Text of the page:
LYPSINKA: THE TRILOGY
Lypsinka is one of the most unique and gifted performers I’ve ever seen. She’s a drag queen, and where most drag queens from her generation (she’s in her 50s) would just turn on a boom box and lip-synch to “I will survive”, Lypsinka takes everything off the deep end - - she assembles whole evenings, lip-synching to pop songs, night club performances, and bits of dialogue from movies. I first saw her not long after I moved to New York, and instantly put her on my short list of the greatest of the great.
The Lyp has taken some time off. She hasn’t done her act in New York in almost 10 years. I was starting to worry that she had retired, and am thrilled that she staged this comeback. Cue The Lyp doing the line from *Sunset Blvd*: “I hate that word! It’s a return! A return to the millions of people who have never forgiven me for deserting the screen.”
The Lyp is too grand a personage to return to the stage in just one show - - she gave us three!
PART ONE: SHOW TRASH
Richard and I saw this on 11/17. The show features John Epperson (aka Lypsinka out of drag) doing a cabaret act, sitting at the piano, singing, playing the piano, telling stories. I saw him do this show at Joe’s Pub about ten years ago, loved it. He’s expanded it quite a lot, tarted it up a little, with generally good results.
He opened with “Take me to the world”, a poignant Sondheim song about longing for something more than what you have. It set the tone perfectly for his early-life tale of being a misfit in a small town, knowing there had to be something better out there. Richard and I both agreed that the childhood reminiscences part of the show went on a little long - - it’s not really what we’re after, as an audience. Though the home movie footage of him, somewhere around the age of six, losing a race to his big sister and consoling himself by putting on a dress, that was freakin’ historic!
Yes, the show could be pruned a little - - but a bigger issue was his pacing. This isn’t an issue with Lypsinka because she’s tied (chained, shackled!) to the pre-recorded audio track. But John Epperson, alone onstage with just a piano, he’s left to his own devices. I won’t say his delivery is lackadaisical - - let’s say it’s leisurely. This, I suppose, is to be expected. The boy is from Hazelhurst, Mississippi.
Some highlights: at one point he said, “Do you want to hear my Mia Farrow impersonation?” We all shouted yes, and started laughing already. He sat down, played the opening music from *Rosemary’s Baby*, and started singing the theme, “La la la la, la la…” With a completely blank expression and the breathy affect of La Farrow. Brought the house down. I’m available to do a re-creation (sans piano).
He spent his first years in New York as a rehearsal pianist at American Ballet Theatre and various other ballet companies. He sang the song “I’m the first girl” during this sequence - - it’s a hilarious song introduced by Nancy Walker in the show *Look Ma, I’m Dancin’*. She plays a dancer who’s stuck in the corps de ballet, never gets a leading role. But she admits she’s not really that great in this priceless lyric: “And as for Alexandra Danilova / I know I’ll never make a schlemiel of her.”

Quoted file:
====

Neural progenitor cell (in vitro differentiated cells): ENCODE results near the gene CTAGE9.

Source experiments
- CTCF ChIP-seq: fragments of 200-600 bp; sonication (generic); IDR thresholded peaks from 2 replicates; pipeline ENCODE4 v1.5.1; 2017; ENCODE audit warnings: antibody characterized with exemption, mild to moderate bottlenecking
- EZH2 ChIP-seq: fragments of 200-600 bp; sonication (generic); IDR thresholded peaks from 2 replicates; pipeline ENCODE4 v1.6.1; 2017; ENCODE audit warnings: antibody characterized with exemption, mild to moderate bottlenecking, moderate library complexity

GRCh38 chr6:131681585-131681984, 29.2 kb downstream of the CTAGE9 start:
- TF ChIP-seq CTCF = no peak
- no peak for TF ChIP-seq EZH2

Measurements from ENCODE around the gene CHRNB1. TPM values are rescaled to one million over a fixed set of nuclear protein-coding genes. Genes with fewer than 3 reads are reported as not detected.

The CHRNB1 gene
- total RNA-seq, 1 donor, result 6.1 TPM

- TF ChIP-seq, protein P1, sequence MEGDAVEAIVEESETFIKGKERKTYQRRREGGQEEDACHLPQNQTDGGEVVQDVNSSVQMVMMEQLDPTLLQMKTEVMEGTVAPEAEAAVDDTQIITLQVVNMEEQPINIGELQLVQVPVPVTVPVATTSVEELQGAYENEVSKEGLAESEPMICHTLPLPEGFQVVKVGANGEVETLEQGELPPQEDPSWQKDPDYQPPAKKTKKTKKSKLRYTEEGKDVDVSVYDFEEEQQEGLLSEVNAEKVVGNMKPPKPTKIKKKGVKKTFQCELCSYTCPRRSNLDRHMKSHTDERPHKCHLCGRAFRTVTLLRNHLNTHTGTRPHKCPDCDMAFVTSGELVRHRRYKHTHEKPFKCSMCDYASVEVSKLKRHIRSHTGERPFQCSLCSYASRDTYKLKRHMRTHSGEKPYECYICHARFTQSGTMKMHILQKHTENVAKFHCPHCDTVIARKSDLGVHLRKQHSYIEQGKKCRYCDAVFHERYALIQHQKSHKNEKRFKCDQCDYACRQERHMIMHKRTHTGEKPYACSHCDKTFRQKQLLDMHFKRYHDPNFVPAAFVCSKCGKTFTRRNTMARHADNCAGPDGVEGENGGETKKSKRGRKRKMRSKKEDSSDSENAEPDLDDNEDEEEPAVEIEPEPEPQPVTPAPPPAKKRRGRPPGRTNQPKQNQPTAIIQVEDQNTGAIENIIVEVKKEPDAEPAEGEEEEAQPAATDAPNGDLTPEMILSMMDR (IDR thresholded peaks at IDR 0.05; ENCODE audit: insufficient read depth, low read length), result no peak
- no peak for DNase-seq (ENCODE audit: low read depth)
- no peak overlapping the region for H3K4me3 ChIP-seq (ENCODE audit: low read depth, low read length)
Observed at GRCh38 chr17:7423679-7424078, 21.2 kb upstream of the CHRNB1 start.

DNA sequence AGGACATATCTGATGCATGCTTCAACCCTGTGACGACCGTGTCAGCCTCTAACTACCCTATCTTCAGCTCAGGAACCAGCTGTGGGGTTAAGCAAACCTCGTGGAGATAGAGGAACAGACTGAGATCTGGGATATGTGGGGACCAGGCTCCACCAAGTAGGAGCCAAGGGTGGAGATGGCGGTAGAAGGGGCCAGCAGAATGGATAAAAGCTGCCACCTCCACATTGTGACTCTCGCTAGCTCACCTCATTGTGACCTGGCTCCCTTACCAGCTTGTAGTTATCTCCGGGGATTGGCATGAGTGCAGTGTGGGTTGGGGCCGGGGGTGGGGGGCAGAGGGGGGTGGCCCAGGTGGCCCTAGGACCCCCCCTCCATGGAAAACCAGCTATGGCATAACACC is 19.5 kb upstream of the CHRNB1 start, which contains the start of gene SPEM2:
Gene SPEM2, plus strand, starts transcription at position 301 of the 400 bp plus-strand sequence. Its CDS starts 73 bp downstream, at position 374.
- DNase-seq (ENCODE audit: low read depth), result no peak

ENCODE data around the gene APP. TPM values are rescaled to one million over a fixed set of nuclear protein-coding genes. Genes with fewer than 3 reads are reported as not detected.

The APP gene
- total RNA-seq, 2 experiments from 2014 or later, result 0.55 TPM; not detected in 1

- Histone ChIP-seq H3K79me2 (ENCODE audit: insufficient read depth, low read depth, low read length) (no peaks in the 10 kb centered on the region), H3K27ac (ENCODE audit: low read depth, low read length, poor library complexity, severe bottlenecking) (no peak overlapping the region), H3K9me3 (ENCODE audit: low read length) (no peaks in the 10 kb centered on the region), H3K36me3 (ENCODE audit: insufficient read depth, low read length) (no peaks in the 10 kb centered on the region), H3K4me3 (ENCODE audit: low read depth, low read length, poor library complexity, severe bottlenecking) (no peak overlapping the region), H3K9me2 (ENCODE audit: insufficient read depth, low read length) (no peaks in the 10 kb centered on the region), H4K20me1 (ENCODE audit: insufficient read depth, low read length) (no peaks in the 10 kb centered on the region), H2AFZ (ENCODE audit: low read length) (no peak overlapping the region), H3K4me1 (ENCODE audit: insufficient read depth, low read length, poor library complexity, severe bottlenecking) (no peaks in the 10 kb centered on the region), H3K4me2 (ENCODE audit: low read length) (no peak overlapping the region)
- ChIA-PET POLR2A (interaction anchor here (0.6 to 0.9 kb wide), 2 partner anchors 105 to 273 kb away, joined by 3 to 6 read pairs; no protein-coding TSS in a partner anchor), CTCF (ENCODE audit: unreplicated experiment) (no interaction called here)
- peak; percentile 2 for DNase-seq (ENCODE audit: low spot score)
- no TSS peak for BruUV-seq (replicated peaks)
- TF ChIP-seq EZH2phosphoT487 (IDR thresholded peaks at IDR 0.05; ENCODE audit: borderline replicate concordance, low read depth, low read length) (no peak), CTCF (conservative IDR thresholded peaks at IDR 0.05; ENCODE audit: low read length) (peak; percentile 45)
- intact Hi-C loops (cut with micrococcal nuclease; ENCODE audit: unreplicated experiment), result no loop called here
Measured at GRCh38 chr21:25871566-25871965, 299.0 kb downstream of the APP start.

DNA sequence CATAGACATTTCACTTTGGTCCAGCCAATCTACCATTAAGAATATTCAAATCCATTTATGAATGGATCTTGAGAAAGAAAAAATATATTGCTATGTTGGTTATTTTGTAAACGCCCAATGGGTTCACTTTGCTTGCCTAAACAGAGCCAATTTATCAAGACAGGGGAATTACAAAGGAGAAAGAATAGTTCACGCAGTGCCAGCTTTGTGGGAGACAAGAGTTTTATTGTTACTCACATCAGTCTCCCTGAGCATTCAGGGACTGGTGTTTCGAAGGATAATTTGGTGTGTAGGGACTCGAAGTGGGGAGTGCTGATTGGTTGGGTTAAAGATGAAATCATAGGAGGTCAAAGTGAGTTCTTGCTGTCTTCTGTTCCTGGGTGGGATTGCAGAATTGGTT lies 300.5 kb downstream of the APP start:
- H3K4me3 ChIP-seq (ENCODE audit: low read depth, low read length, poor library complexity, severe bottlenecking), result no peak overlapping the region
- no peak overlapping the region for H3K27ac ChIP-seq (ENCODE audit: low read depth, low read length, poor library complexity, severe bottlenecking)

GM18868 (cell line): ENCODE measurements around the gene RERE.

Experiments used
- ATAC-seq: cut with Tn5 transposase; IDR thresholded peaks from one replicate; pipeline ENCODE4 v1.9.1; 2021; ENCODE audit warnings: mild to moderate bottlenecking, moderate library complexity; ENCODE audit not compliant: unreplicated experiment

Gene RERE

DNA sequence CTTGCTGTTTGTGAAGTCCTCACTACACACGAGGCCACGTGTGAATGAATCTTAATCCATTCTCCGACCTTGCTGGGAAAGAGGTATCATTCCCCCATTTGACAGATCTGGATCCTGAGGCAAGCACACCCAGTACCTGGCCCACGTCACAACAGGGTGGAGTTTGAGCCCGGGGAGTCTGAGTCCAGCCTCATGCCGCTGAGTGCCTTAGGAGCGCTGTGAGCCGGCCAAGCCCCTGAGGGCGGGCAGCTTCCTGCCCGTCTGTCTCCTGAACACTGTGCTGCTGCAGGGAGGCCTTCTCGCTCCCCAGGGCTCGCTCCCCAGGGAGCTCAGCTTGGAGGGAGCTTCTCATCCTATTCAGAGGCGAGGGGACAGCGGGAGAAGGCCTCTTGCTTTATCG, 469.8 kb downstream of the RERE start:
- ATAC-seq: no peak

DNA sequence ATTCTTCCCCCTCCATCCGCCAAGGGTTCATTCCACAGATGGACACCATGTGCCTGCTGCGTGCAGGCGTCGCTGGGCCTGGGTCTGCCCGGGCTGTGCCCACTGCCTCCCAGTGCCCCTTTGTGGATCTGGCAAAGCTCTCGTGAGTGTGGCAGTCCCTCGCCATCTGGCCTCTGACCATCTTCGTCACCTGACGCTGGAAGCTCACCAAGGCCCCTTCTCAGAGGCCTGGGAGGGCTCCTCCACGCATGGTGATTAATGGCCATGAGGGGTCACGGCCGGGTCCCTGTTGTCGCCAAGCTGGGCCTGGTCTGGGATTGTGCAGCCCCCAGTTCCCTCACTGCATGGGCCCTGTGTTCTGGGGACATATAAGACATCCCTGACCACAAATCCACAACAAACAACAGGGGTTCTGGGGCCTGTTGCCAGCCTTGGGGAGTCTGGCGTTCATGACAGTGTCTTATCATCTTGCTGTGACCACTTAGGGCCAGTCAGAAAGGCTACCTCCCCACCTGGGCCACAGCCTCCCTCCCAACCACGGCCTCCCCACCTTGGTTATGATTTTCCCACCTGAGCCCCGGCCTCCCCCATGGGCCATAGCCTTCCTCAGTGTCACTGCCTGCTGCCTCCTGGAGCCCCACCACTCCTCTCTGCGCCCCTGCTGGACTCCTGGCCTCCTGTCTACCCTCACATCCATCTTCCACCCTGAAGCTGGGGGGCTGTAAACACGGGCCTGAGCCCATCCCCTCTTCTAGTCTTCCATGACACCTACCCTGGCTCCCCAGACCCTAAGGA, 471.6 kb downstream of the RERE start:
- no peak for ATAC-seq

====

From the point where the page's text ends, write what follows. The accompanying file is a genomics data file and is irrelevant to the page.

Epperson is a wonderful pianist, and you know, there’s a real art to singing and playing the piano at the same time. It’s not as easy as you think. His singing - - let’s say his singing is full of character. His vibrato is a little Merman-esque, which I guess didn’t do HER any harm. He certainly doesn’t seem bothered by it. He held some of those final notes for a long time, and I applaud him for it.
Speaking of The Merm, he referenced the Ethel Merman disco album at one point, and then went off on a tangent wondering why Katharine Hepburn never did a disco album. He gave us a taste of what that might have been like - - imagine Kate intoning these lyrics: “Everybody was kung fu fighting / Those kicks were fast as lightning / In fact, it was a little bit frightening.” Again, I’m available to do a re-creation. His encore was Hepburn coming out, to a thumping backbeat, and doing a nice big chunk of “Rapper’s delight.” Brought the house down.
PART THREE: THE PASSION OF THE CRAWFORD
I’m doing Part Three in the middle because Part Two is going to be much more involved. Richard and I saw *The Passion of the Crawford* on 1/2, after we saw *Lypsinka: The Boxed Set* (aka Part Two). *The Passion of the Crawford* is a staging of Joan Crawford’s 1973 interview at Town Hall. It was touching, because I know Crawford is Epperson’s #1 favorite movie star, and he was eager to do a whole show devoted to her. I know this because he told me on our one date, I think it was New Year’s Day 2005. That’s another story. The show is only worth seeing for people who are either crazy for Lypsinka or crazy for Crawford.
PART TWO: LYPSINKA – THE BOXED SET
Richard and I saw this with our friends John and David on 1/2, the same night we saw *The Passion of the Crawford*. This is the show that presents Lypsinka in her most authentic form. The opening of the show made me think of Renata Tebaldi, of all people. We heard a big Hollywood/Vegas orchestral wind-up. The curtain went up, revealing another curtain. That curtain went up, revealing another curtain, that curtain went up, revealing Lypsinka in shadow behind a gauzy curtain. “Ladies and gentlemen, the only and only…Lypsinka!” The curtains parted, and there she was in all her glory. The audience went mental. Screaming, applauding, weeping, wetting itself. This was the Tebaldi element - - I wonder if the Tebaldi audience took so much pleasure in their diva adulation, or if they were more serious about it. It certainly was a lot of fun for us.